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6000 migrants crossed into Britain in first 2 quarters of 2021

Numbers of people in perilous journey across the English Channel in small boats, with nearly 6,000 reaching Britain in Q1 and Q2 of 2021.

Numbers of people continue to make the perilous journey across the English Channel in small boats, with nearly 6,000 reaching Britain in the first six months of 2021.

Men, women and children continued to risk the high dangers involved in crossing the 33-kilometre Dover Strait in rubber dinghies, in spite of Home Secretary Priti Patel’s vows to make the route “unviable’’.

The total figure for 2020 could be eclipsed within two months if the number of crossings seen in July and August last year were repeated, the PA news agency can reveal.

Charities have criticised the government over the figures, accusing it of creating a “people smuggler’s dream’’ in its quest to build “Fortress Britain’’.

The Home Office said the crossings were completely unacceptable and said it had redoubled efforts with French authorities as summer arrives.

It came amid reports that Patel was considering introducing controversial legislation to enable the government to send asylum seekers abroad for processing.

Increasing numbers of people making the trip from France aboard small boats come despite the fact that the busy shipping lane has claimed several lives.

In October, a Kurdish-Iranian family including small children died when their migrant boat sank off the French coast.

PA, which has tracked and analysed migrant crossings for the last 18 months, can report that more than 5,900 people have succeeded in reaching Britain aboard small boats so far in 2021.

A total of 8,417 made the journey in the whole of 2020, a figure that was quadruple the number for 2019.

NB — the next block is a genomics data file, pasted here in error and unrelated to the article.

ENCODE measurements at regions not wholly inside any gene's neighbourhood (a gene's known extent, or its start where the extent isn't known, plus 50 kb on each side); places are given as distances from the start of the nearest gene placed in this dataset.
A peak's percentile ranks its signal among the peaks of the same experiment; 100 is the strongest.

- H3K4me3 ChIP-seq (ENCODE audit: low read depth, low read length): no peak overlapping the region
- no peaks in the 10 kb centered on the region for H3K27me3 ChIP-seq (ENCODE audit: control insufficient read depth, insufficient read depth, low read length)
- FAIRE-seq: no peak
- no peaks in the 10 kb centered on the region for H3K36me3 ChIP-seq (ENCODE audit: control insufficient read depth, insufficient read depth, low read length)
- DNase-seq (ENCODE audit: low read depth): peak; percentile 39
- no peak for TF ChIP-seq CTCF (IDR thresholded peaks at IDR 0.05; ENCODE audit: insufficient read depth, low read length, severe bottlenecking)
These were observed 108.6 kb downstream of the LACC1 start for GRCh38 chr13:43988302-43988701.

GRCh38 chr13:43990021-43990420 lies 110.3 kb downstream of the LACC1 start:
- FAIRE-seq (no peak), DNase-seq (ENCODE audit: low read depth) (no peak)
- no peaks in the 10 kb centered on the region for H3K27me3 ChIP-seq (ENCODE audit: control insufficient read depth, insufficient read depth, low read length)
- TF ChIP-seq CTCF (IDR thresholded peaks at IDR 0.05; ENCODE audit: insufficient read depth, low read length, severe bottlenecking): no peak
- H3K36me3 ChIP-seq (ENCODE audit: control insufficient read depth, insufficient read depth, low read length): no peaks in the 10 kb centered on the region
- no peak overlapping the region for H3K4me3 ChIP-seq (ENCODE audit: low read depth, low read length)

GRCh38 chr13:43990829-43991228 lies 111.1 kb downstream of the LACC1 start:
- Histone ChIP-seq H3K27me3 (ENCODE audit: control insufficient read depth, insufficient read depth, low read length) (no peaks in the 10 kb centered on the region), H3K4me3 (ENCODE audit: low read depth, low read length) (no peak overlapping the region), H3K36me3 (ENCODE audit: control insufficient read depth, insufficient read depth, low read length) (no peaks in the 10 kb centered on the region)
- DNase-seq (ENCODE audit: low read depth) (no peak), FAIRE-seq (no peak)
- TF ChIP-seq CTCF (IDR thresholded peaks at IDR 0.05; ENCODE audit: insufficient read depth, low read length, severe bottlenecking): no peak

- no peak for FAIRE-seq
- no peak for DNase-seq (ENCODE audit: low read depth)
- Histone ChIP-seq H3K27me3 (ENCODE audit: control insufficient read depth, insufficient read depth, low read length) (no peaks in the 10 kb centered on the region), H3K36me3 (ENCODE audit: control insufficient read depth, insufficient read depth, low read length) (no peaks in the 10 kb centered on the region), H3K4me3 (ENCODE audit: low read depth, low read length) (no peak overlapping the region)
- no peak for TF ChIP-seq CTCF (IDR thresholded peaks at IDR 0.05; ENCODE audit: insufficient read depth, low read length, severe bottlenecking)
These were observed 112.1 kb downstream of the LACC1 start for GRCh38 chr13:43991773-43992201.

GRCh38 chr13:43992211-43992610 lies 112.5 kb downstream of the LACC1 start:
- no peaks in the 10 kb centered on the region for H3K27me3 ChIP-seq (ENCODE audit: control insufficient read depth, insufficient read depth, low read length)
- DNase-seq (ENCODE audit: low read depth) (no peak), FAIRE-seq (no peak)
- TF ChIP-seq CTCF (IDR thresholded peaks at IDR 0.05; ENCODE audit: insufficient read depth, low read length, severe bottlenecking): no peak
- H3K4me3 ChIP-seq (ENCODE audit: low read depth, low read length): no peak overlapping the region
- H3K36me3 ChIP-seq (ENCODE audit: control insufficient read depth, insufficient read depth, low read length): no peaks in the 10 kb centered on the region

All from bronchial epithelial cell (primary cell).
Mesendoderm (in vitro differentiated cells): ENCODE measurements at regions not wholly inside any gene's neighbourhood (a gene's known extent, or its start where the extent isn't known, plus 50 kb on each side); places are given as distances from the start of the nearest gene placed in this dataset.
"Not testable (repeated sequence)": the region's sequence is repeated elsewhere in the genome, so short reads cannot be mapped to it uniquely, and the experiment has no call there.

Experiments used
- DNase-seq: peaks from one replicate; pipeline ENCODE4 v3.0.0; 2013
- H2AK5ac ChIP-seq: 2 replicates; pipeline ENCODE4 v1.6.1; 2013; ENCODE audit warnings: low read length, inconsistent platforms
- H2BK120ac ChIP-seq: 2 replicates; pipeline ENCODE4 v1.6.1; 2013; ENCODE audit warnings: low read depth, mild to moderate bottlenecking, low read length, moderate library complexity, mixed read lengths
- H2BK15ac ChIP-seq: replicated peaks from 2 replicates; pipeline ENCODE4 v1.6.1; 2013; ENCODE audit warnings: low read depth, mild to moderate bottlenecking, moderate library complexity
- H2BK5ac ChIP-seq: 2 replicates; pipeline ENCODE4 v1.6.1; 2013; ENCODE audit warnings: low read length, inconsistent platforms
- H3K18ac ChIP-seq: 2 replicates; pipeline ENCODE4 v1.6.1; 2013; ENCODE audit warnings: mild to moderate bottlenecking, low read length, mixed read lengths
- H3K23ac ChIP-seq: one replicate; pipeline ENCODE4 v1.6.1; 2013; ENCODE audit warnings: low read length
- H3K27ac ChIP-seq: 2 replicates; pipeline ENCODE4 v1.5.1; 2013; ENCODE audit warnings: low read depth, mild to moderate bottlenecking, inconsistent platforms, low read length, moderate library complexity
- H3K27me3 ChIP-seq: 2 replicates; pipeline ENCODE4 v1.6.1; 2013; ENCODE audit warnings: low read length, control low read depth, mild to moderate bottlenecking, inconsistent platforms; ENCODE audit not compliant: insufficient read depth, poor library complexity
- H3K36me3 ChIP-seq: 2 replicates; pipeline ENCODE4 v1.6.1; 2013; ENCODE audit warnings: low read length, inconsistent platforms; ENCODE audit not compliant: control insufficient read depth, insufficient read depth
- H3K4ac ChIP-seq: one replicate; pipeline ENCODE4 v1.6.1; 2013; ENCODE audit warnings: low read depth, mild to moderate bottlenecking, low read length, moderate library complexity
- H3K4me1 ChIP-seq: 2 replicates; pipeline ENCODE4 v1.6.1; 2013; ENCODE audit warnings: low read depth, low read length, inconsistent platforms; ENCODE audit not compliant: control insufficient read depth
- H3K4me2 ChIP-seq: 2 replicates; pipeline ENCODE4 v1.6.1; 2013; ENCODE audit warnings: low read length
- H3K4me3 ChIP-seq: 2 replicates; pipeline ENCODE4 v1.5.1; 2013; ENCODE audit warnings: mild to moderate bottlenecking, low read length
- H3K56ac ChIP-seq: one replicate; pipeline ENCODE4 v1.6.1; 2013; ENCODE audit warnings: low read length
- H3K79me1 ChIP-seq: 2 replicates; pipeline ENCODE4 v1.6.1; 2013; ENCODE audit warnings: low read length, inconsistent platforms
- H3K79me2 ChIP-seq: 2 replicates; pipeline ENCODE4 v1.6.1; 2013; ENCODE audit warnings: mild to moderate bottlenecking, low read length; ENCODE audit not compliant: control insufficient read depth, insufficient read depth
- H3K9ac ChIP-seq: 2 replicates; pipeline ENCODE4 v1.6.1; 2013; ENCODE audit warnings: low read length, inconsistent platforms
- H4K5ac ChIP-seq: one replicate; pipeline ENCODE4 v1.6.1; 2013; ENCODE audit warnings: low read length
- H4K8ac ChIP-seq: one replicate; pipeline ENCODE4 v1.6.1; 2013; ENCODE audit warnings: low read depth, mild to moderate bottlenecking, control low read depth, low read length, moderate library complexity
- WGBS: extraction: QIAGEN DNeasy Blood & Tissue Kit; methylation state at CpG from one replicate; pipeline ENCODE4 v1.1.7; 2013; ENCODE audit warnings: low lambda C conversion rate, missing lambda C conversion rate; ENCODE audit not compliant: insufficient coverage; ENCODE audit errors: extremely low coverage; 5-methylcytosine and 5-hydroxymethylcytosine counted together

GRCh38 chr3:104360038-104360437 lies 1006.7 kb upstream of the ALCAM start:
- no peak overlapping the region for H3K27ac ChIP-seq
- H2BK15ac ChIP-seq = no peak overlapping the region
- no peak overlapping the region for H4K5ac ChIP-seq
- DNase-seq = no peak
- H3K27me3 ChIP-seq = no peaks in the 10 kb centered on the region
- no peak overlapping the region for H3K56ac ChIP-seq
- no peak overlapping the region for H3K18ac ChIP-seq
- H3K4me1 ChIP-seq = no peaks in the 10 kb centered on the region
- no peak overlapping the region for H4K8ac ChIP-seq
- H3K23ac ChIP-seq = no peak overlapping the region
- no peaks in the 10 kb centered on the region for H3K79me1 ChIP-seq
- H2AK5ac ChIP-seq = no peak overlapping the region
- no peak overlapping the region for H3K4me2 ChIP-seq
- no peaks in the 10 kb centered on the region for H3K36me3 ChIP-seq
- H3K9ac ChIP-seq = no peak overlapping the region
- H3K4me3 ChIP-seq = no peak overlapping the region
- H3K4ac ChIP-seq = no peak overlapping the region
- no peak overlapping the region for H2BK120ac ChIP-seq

June 2021 saw nearly 2,200 people picked up after crossing the English Channel, a new record surpassing the 1,951 from September 2020.

The number for June 2021 was more than three times the number for June 2020, a trend that if repeated in July would see the total for the whole of 2020 eclipsed by the end of this month.

Patel famously pledged that crossings would be an “infrequent phenomenon’’ by spring 2020.

A Home Office spokesperson said: “These crossings are completely unacceptable and we have redoubled efforts with French authorities by increasing beach patrols, intelligence sharing and investment in surveillance as we enter the summer months.

“As a result we have now seen over 5,000 people prevented by the French from making the dangerous crossing so far this year.

“As organised criminal gangs adapt their approach, so will we. But to truly close this lethal route we must fix the broken system through our New Plan for Immigration, which will be firm on those who abuse the system and fair on those in genuine need of protection.’’

In spite of the sharp rise in people arriving in small boats, asylum applications in Britain fell in 2020 to 29, 456.

This was significantly lower than the 93,475 asylum applications made in France and the 121,955 made in Germany.

Responding to PA’s crossings figures, Tim Naor Hilton, chief executive of Refugee Action, said: “The Government’s obsession with trying to build Fortress Britain has created a people smuggler’s dream.

“And their planned refugee bill looks set to be an unworkable, unlawful and expensive disaster that will do nothing to stop refugees risking their lives on the Channel.

“If ministers want to smash the criminal gangs, they must create more routes to safety, including family reunion schemes, humanitarian visas, and a long-term resettlement programme that welcomes 10,000 refugees a year.”

Bella Sankey, director of charity Detention Action, said Patel’s pledge to make Channel crossings unviable now “lies in ruin’’.

“If she was sincere about ending the chaos she would create a humanitarian visa granting safe passage to the tiny proportion of refugees who arrive at the British border through France.

“Everything else is fantasy, delusion and denial,’’ She added. (dpa/NAN)

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